A key element of the evolution of the role and effectiveness of environmental regulation in Massachusetts is the staffing of our most prominent environmental agency, the Department of Environmental Protection (DEP). The analysis presented below draws from the MA DEP staffing and budget data in the AMEND database. Note that, because the VisibleGovernment dataset was last updated for calendar year 2016 (as of 3-17-2019), some figures displayed here are not available after that date.
Overall staffing levels
As of the end of 2018, overall DEP staffing levels have been reduced by about 33% overall from 2009 levels. Starting in 2010, we can use the Comptroller’s staffing records to further break down these positions by full time versus part time and contractor roles. Full time staff have grown somewhat as a fraction of overall DEP employment since 2010.
Note that the overall DEP staffing level is of course directly related to overall DEP administration funding levels. We find these two quantities are correlated at a level of 75% (p=0.14%).
Employees by role
We can better understand the staffing picture at DEP by breaking the staff down by role types within the agency, focusing on the critical roles of environmental analyst, engineer, regional planners, and program coordinator. Indexing these numbers to 2004 levels, we see relatively constant employment (and some growth) for analysts, while the most technical staff, engineers, have steadily declined by a cumulative total of more than 20%. The planning staff stands at only about half what it was in 2004. The ranks of program coordinators rose about 10% from 2014-2016, though this rise corresponds to a sharp decrease in experience level for this role (shown below).
We calculate “seniority” as the number of years each employee has accumulated at the agency, from the start of our data in 2004. The seniority “gain” is then the number of years per employee added of subtracted by hiring or firing, i.e. discounting the direct passage of time. The gain would be 0 if the same staff were employed indefinitely. By this measure, we see that seniority at the agency has declined persistently since 2004. The decline accelerated for analysts, engineers, and coordinators after 2014.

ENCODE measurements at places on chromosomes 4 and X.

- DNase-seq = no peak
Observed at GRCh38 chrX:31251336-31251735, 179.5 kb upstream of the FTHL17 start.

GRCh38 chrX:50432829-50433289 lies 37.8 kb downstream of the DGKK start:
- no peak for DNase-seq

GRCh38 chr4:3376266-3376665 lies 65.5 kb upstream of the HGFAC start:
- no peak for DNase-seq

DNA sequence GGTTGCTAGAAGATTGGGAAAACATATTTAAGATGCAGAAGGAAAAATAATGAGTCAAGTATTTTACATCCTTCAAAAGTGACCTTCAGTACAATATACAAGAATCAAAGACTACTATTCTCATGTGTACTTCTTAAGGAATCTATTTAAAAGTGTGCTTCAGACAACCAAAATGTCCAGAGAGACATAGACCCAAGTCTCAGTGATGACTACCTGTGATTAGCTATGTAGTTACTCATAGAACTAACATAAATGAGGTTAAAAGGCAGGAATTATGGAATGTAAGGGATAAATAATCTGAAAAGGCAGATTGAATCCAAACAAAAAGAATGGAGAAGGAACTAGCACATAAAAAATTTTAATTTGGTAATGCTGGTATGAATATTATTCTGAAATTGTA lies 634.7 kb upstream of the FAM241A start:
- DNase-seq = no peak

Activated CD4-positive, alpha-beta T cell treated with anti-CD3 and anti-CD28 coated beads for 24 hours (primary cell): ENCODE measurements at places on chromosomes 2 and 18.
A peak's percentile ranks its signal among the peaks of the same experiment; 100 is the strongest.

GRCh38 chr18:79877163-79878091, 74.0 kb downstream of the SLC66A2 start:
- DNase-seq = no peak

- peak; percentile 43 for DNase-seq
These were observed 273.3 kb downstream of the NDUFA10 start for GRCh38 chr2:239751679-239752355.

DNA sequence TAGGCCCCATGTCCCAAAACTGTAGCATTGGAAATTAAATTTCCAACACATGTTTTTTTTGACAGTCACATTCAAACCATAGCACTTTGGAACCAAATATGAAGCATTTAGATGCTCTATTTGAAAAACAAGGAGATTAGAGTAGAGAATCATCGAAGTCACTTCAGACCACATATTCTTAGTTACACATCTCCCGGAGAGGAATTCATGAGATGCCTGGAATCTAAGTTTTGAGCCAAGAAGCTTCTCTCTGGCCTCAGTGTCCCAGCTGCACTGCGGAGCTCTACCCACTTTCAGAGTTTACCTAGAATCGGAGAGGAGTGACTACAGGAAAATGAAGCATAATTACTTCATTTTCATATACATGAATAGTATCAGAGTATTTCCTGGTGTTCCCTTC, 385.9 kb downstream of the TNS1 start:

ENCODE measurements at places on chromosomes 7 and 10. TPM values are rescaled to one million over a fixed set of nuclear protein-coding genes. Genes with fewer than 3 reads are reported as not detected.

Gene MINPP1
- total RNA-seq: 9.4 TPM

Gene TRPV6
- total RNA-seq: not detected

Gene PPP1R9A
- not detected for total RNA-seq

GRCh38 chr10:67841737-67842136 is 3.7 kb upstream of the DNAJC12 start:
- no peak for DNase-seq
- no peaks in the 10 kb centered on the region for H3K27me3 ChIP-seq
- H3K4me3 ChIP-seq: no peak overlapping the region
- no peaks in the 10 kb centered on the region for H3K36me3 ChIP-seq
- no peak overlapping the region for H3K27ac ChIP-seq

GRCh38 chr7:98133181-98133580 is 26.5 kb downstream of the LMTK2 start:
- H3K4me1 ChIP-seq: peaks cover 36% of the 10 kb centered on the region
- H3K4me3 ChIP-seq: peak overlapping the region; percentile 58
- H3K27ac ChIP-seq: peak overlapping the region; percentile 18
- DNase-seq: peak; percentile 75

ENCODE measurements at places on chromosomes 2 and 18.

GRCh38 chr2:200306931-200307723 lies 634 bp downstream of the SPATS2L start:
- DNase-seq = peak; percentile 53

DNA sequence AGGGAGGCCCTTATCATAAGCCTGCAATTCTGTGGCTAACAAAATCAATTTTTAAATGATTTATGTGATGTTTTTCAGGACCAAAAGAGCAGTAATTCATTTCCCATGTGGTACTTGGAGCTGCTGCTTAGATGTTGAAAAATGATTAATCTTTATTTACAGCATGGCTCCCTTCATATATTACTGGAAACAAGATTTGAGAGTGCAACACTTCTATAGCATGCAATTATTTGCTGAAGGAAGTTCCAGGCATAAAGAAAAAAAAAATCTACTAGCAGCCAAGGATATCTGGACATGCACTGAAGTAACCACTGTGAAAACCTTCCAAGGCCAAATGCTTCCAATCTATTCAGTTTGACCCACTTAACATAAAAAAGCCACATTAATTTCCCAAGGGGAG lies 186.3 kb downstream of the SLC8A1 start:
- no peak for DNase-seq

Perhaps the strongest indicator of seniority and experience in the agency is the average salary level for staff in each role type. After adjusting for wage inflation, this measure largely mirrors position level. Particularly for the key positions of environmental analyst, engineer, regional planners, and program coordinator, the charge below shows a steady increase in average earnings from about 2007-2013, but an accelerating decline in seniority since then.
Part of the story of the shifting seniority levels is explained by the buyout program at DEP over time. As illustrated below, there was a particularly large buyout program executed in 2015, which led to about six times more retirees due to buyout than in a typical year, 140 employees in total at a cost of about $1.2 million. This program continued at similar levels through 2016 and 2017.
MassLive wrote about the buyout packages and their possible effects when they were introduced by the Baker administration in early 2015. The article quotes a DEP employee:
David, a Department of Environmental Protection employee who asked only to be identified by first name, said he worries that new staff will not be hired in time to be trained by existing staff. “The institutional knowledge of how to enforce the regulations that we’re supposed to enforce, and the history of what led to our current policies, a lot of that’s going to be lost,” he said.